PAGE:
It was observed that Oats treated with a higher concentration of r.japonicum (4x106 CFU/ml) produced a greater dry mass (p=0.0248) and longer length (p=0.0043) than water treated seeds.

10.4% increase in length for barley.
13% increase in dry mass for barley and "a greater dry mass" for oats in small scale test.

Only problem is... length increase was noted for n=300 plants.
Dry mass increase for only n=24. Cherry picking? P-hacking?

You won't find those numbers in the text though. Only in the tiny low resolution graphs.

Large Scale Agricultural Tests
 
    Lower concentrations of r.japonicum (3x109 CFU/ml) with peat as a carrier were the most successful treatments (ANOVA p<.0001) and resulted in an average increase in plant dry mass of 0.284g/5 seedlings (74%).
    Spraying the seeds with aqueous culture post planting increased dry mass by a mean of 44% (Dunn p<0.0001)

74% increase (and 44% increase for an alternative method) in dry mass is there BUT...
It's dry mass of the entire plant. Roots and all. And this time, without the numbers on the length of the plants.
And no information on if there is correlation between the length of the plant and its weight.
I.e. Is it barley grain or barley grass?

Cause, as we are not talking about acres but of mass, crop yield of barley is just a fraction of the mass of the plant.
So "an average increase in plant dry mass" IS NOT "increased crop yield by an average of 30% with some results exceeding 70%", as stated in the conclusion.

This is just Google throwing money at anything that will make them look good.
No proof of results necessary. Just make it LOOK good.

Which gives me a very icky feeling of exploitation. Of children, minorities, certain genders...

2011 - three girls, from USA, two of them racial/ethnic minorities.
2012 - a "Caucasian" girl from USA, three boys from Spain (i.e. Latinos AND foreigners so it's a little more diverse and not all USA) and another "Caucasian" boy, from USA.
2013 - ethnic/racial minority boy from Australia, a "half Filipino" Canadian girl and an Asian boy from USA.
2014 - 3 "Caucasian" girls from Ireland, one from Canada, one Asian boy from USA and an ethnic/racial minority boy from India.

In Google America, only girls and Asians can science?
Or is it that "we are the world, we are the children" photos just look better?

Comment: Error in summary. (Score 0) 308

by denzacar (#47989001) Attached to: Irish Girls Win Google Science Fair With Astonishing Crop Yield Breakthrough

Yield is increased up to 50%. As it is stated in the independent link.
NOT 74% as stated by inhabitat, that well known source of unreliable news.

http://googleblog.blogspot.ca/...

The girls determined that the bacteria could be used to speed up the the germination process of certain crops, like barley and oats, by 50 percent, potentially helping fulfill the rising demand for food worldwide.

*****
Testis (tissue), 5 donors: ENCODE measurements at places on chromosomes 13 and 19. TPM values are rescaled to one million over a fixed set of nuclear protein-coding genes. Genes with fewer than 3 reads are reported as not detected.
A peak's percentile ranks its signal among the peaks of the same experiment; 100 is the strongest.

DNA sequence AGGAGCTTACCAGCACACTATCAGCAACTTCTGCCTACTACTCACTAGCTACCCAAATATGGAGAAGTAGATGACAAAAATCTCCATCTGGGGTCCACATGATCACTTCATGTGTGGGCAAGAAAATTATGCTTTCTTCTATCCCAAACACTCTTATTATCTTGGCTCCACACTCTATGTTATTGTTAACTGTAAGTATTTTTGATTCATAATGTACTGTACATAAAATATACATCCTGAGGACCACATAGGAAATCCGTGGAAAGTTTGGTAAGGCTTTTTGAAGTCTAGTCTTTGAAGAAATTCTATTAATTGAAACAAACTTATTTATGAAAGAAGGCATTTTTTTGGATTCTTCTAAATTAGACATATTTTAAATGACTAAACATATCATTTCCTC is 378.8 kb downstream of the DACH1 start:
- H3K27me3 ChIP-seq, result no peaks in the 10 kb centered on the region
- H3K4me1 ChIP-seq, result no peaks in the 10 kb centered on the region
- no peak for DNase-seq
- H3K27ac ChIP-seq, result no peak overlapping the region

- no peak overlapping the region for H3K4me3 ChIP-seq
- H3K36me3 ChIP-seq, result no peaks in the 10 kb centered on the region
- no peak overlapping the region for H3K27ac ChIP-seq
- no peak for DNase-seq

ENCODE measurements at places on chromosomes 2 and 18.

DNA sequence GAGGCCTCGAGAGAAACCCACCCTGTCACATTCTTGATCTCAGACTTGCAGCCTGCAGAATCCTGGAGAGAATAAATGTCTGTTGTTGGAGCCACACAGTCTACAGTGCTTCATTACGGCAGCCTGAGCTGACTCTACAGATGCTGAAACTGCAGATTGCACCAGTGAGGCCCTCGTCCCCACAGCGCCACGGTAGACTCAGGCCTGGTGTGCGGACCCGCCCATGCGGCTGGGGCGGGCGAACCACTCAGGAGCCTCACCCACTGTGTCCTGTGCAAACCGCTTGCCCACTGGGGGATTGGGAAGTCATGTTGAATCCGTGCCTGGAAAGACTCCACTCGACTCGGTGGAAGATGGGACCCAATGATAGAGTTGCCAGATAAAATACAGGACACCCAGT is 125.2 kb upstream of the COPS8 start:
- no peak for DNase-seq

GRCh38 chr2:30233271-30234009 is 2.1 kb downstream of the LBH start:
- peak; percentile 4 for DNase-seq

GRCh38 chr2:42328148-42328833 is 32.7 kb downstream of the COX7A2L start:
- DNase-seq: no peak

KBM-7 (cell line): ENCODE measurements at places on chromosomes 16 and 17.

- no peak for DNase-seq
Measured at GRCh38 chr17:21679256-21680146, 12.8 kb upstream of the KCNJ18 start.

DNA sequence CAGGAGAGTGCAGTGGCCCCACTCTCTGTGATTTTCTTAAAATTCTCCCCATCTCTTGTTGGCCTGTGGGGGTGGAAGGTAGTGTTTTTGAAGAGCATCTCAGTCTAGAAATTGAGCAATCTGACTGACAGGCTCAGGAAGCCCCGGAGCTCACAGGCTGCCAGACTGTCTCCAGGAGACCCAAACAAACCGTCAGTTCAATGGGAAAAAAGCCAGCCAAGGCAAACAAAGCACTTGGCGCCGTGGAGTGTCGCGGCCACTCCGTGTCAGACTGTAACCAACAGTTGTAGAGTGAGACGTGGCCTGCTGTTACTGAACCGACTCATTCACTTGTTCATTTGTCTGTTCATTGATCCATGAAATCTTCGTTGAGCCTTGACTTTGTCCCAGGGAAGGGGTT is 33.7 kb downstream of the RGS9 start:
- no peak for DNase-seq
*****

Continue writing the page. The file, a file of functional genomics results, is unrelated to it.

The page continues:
http://www.independent.ie/busi...

It revolves around their discovery that bacteria which occur naturally in the soil can help kick-start the germination of some crops by as much as 50pc.

Medicine

Bioethicist At National Institutes of Health: "Why I Hope To Die At 75" 478

Posted by samzenpus
from the end-of-the-line dept.
HughPickens.com writes Ezekiel J. Emanuel, director of the Clinical Bioethics Department at the US National Institutes of Health, writes at The Atlantic that there is a simple truth that many of us seem to resist: living too long renders many of us, if not disabled, then faltering and declining, a state that may not be worse than death but is nonetheless deprived. "It robs us of our creativity and ability to contribute to work, society, the world. It transforms how people experience us, relate to us, and, most important, remember us. We are no longer remembered as vibrant and engaged but as feeble, ineffectual, even pathetic." Emanuel says that he is isn't asking for more time than is likely nor foreshortening his life but is talking about the kind and amount of health care he will consent to after 75. "Once I have lived to 75, my approach to my health care will completely change. I won't actively end my life. But I won't try to prolong it, either." Emanuel says that Americans seem to be obsessed with exercising, doing mental puzzles, consuming various juice and protein concoctions, sticking to strict diets, and popping vitamins and supplements, all in a valiant effort to cheat death and prolong life as long as possible. "I reject this aspiration. I think this manic desperation to endlessly extend life is misguided and potentially destructive. For many reasons, 75 is a pretty good age to aim to stop."

Comment: Re:The article isn't any better. (Score 2) 794

by denzacar (#47966043) Attached to: How Our Botched Understanding of "Science" Ruins Everything

I use to live in a 100+ year old house. The structure was ridiculously over done. 12x12 logs holing up the roof, The bricks were 5 layers deep. In essence it was engineered by someone without strong science knowledge. He just figured more is better

Seems to me that someone engineered it to last 100+ years.

As for bricks... 100+years ago there were no air conditioning devices to keep the heat out in the summer and most heating was done by burning wood or coal inside the house in the winter.
Such thick walls would sure come in handy for those circumstances.

In any formula, constants (especially those obtained from handbooks) are to be treated as variables.